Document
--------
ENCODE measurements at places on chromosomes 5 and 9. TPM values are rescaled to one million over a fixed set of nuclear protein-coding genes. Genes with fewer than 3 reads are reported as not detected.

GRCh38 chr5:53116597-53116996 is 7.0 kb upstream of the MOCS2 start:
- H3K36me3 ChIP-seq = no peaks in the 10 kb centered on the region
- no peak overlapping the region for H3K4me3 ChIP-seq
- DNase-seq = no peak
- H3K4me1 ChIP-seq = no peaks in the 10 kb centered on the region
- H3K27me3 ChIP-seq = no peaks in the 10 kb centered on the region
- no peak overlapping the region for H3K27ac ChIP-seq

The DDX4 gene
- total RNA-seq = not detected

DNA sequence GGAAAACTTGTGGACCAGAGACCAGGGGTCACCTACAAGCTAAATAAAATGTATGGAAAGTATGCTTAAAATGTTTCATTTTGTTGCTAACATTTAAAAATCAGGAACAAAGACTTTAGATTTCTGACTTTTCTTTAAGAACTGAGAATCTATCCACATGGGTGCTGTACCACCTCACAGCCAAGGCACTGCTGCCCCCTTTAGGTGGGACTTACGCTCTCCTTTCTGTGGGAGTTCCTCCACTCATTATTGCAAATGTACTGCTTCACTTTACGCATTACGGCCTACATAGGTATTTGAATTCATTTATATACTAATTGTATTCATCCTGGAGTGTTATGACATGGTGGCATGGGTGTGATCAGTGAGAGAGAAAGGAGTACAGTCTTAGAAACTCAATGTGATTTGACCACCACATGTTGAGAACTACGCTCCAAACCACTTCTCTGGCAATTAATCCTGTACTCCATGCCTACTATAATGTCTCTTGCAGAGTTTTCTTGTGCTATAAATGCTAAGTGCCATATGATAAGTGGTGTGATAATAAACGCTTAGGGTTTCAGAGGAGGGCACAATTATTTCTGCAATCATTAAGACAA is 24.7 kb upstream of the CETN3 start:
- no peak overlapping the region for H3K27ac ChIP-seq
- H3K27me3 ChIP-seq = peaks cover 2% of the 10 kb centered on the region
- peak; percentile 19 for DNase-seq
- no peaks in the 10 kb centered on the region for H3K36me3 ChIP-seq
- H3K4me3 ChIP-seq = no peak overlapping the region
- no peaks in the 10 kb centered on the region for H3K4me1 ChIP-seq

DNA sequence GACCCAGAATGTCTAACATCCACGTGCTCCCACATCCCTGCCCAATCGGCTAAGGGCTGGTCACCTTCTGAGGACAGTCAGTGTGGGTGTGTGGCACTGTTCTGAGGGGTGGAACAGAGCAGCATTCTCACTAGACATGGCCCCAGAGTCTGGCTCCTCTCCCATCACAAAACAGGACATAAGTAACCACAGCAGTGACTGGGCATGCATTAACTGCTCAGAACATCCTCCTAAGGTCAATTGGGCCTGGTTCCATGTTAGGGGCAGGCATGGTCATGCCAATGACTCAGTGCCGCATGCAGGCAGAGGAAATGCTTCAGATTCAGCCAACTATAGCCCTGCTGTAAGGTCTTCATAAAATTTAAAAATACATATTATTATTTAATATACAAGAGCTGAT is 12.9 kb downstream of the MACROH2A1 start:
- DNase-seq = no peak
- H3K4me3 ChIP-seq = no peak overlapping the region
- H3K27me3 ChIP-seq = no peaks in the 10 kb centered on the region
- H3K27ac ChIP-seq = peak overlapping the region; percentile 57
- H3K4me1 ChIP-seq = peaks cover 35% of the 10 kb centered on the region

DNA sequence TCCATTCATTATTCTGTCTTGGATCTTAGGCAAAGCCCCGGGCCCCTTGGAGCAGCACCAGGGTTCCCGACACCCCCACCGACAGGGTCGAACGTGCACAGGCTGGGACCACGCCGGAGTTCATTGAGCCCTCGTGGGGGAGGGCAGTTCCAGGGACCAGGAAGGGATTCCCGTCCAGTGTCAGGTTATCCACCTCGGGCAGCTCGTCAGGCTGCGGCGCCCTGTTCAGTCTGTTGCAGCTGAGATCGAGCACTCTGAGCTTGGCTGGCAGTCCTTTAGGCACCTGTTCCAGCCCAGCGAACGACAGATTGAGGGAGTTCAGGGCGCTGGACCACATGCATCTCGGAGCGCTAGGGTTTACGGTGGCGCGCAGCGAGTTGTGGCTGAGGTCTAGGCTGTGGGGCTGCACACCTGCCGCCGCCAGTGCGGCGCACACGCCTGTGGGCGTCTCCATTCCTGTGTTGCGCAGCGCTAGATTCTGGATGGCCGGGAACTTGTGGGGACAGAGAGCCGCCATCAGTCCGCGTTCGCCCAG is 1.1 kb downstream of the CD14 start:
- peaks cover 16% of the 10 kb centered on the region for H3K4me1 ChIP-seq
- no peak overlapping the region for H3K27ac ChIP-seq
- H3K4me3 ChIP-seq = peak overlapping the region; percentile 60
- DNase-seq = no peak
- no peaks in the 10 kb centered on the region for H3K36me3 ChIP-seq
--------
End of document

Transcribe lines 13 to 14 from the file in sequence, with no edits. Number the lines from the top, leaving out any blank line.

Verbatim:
- H3K27me3 ChIP-seq = peaks cover 2% of the 10 kb centered on the region
- peak; percentile 19 for DNase-seq